By: Richard Flynn |Audience: All
Jelle Zuidema's essay "The Origin of Language Debate" contains a discussion about the theories put forward by Noam Chomsky and Steven Pinker (who provided the basis for the now widely accepted classical theory on the origin and development of language skills), and those provided by Luc Steels and Brian MacWhinney who attempt to propose an alternative theory.
The summary of the arguments provided by Steels and MacWhinney towards the Origin of Language debate are as follows:
1. there is no universal grammar
2. innateness is not self-evident
3. there is no language organ
4. there are no language genes
5. modern languages evolve similarily to their origins
6. language emerged from cultural evolution
7. language emerged from embodiment
I find it hard to agree with many of the points made in the arguments listed above. There follows a disection of the given arguments:
As a believer that language is the driving force of thought, I can't see the cognitive constraints as being separable from the notion of universal grammar. The basic concepts underlying language are unlikely to be the mere embodiments of concepts shared with non-linguistic animals. Can the notion of number be equated with what the hunter sees when approaching prey?
It is very unlikely that a universal grammar will be found and codified given its complexity, but this does not negate the concept.
While the location and nature of the LAD (Language Acquisition Device) remain little understood or even identified, language is cerebral, so it is contained within one organ, the brain, about which we know very little.
This is only true if number 3 is, which I find questionable. The fact that the human genome has been published does not mean that we have grasped how it all works, especially diachronically.
Language creation is not synonymous with creating an entire language. The fact that we can create new words or forms is not the same as the leap of thought that generated the first concepts.
The two are so linked as to be simultaneous. Production of 'complexity' is not the proof that language can be forcibly 'evolved'.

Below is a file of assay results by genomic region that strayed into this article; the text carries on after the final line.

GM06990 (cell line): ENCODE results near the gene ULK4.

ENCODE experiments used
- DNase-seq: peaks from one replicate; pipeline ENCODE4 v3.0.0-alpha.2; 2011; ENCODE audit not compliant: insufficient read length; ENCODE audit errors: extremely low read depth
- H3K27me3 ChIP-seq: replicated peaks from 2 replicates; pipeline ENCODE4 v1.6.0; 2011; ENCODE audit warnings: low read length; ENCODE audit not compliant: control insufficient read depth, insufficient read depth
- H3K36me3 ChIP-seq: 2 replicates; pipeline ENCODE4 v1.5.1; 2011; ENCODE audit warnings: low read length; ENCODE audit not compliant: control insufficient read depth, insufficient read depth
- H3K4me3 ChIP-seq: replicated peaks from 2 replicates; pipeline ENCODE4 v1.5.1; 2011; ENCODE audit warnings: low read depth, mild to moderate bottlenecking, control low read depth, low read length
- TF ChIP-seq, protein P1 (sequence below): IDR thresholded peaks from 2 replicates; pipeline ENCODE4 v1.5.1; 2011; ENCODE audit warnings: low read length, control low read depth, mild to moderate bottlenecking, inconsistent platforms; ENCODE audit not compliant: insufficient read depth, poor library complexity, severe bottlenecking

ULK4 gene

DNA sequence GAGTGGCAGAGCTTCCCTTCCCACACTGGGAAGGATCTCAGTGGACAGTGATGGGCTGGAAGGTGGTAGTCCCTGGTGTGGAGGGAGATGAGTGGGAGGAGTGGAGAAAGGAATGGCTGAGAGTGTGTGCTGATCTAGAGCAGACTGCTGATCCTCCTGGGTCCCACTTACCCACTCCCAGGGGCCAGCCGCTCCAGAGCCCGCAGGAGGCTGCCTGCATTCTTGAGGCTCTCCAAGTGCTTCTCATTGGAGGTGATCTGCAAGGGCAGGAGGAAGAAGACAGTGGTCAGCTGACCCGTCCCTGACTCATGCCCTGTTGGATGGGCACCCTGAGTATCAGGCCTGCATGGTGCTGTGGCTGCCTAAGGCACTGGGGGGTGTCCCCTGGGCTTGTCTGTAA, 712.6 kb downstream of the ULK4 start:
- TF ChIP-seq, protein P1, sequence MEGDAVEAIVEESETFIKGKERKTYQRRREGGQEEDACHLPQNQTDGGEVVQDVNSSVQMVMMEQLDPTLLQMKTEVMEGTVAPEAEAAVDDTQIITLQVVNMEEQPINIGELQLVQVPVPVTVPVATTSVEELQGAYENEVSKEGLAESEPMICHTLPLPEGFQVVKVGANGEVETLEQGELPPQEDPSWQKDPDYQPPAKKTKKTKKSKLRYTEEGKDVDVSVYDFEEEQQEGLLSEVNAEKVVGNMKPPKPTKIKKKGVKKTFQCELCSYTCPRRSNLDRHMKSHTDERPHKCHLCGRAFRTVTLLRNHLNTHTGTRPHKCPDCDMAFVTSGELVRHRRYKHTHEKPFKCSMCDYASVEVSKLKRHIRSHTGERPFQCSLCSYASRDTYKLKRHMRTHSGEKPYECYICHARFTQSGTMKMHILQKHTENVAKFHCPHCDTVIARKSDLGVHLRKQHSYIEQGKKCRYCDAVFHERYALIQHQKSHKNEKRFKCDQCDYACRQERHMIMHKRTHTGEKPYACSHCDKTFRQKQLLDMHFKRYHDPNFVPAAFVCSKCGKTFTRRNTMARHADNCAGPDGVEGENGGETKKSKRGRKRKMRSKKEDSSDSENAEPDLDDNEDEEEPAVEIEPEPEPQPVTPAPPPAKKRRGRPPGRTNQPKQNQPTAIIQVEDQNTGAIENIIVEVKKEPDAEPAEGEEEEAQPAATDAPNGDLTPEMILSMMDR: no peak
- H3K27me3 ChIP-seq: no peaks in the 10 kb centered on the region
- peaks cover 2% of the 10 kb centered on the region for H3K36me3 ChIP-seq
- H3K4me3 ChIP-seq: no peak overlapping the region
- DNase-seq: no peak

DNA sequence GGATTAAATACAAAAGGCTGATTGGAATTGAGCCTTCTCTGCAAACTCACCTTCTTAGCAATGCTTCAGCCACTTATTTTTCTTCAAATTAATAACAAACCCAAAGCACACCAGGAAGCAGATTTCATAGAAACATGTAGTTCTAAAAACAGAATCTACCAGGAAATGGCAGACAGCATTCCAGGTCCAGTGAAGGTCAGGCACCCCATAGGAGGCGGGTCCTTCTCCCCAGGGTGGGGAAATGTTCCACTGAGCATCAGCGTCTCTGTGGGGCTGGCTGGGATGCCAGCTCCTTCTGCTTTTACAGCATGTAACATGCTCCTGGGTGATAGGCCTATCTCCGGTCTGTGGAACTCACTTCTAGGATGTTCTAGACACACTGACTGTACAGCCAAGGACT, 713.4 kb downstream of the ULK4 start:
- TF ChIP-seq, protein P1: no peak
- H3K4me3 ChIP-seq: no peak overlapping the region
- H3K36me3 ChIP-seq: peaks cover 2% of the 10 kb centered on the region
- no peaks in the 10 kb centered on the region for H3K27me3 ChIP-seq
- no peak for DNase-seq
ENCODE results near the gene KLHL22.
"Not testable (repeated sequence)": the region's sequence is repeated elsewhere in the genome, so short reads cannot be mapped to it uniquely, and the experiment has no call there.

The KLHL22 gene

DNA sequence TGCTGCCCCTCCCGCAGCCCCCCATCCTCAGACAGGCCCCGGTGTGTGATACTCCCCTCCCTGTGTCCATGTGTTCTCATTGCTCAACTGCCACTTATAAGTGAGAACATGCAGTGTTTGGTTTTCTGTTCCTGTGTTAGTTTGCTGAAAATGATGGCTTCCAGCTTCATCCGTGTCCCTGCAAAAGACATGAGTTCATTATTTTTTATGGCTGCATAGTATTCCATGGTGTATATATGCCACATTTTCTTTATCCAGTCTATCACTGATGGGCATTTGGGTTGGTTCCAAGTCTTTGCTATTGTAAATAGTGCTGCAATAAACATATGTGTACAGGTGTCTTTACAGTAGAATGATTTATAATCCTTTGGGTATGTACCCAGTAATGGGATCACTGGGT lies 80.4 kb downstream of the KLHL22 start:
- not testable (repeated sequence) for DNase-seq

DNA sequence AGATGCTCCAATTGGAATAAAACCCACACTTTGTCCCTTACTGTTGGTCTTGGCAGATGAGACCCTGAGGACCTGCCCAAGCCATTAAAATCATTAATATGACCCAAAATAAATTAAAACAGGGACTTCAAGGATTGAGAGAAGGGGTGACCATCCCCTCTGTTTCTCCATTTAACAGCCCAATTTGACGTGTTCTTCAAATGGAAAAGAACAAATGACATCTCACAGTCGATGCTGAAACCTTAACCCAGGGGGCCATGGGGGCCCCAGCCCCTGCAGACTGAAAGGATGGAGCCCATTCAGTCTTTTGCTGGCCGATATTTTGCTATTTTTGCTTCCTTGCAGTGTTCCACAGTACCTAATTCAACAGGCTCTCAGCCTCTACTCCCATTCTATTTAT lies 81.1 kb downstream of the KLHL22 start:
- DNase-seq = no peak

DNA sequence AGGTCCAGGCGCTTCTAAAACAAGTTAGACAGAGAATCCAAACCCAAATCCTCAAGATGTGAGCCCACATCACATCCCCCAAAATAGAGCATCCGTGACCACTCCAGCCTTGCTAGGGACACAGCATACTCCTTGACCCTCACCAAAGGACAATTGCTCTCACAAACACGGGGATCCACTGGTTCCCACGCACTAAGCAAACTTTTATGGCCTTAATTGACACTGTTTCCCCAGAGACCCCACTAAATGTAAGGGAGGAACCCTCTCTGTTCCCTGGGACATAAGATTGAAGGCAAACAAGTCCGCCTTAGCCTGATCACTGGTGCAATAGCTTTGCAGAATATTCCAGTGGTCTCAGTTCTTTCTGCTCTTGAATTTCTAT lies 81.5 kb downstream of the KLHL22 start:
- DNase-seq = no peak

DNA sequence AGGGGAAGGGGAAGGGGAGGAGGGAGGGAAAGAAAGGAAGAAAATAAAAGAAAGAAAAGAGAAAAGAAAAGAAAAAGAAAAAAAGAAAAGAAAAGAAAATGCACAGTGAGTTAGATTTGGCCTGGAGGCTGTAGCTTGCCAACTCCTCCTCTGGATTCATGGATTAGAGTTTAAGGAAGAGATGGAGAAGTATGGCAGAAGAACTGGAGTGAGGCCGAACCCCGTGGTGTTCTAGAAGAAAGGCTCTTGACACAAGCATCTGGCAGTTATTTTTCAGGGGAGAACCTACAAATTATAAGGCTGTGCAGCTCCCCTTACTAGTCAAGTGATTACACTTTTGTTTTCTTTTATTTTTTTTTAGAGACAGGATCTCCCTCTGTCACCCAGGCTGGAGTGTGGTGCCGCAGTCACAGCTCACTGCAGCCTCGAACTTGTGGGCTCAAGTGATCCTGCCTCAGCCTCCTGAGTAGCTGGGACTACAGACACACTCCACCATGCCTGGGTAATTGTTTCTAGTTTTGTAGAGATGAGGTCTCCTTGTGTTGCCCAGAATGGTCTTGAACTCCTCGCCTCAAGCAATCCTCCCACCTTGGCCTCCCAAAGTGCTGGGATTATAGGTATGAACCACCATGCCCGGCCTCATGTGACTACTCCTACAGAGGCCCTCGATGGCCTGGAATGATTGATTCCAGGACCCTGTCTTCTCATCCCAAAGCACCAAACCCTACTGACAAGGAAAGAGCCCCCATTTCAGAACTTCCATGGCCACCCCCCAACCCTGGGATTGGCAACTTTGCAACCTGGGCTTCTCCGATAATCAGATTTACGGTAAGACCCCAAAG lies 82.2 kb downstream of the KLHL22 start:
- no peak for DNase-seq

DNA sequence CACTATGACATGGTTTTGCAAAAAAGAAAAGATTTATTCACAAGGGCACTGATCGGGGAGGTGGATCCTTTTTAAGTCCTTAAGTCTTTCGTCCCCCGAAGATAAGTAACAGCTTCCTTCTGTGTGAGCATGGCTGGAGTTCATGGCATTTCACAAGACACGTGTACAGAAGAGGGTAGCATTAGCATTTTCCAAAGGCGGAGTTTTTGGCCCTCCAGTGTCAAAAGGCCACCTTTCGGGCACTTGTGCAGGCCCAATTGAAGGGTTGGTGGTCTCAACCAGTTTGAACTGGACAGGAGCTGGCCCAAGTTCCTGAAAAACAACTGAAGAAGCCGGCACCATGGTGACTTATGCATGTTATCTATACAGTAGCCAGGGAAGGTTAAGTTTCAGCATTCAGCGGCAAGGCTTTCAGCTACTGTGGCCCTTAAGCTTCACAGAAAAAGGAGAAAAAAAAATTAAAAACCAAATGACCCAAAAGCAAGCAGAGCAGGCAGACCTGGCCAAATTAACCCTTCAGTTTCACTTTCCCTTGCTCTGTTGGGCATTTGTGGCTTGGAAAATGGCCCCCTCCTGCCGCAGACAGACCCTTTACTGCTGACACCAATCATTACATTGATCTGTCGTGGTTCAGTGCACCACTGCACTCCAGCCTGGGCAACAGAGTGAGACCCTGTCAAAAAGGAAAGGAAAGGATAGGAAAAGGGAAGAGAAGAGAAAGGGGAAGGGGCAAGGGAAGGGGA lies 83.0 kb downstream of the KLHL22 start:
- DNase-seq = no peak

There is no consensus on the relationship between language and thought; I, like many others, believe the opposite of what is being argued here.
This does not sound worked out sufficiently to me.
The Bibliography given in the essay is as follows:
Pinker 1994 Steven Pinker, "The Language Instinct", 1994, New York: William Morrow
Williams 1951 F.C. Williams, T. Kilburn and G.C. Tootill, "Universal high-speed digial computers: a small-scale experimental machine", in: The proceedings of the institution of electrical engineers, vol. 98, part II, no. 61, February 1951
MacWhinney 1998a Brian MacWhinney, "An emergentist view on grammatical development" (abstract), in: 1998 AAAS Annual Meeting - Program Book
MacWhinney 1998b Brian MacWhinney, "The emergence of language", in: B. MacWhinney (ed.), The emergence of language, forthcoming, New Jersey: Erlbaum
Steels 1996 Luc Steels, "Synthesising the origins of language and meaning using co-evolution, self-organisation and level formation", in: J. Hurford (ed.), Evolution of Human Language, 1997, Edinburgh: E. University Press
Kosso 1995 Peter Kosso, "Reading the book of nature"
One Last Comment on Finite Language
While I believe language is finite, it is also inexhaustible. A Google search for language produced 33.9 million results. The search English language reduced it to 3.45 million results. Searching for the words together (ie: "English language") rather than anywhere in the text halved this figure and adding the took the score down to 737,000.
The falloff with such common words shows that finite language doesn't mean that there is any likelihood of reaching the end of language. The numbers are astronomical and incalculable, but that does not affect the theory. A bit like the comments above.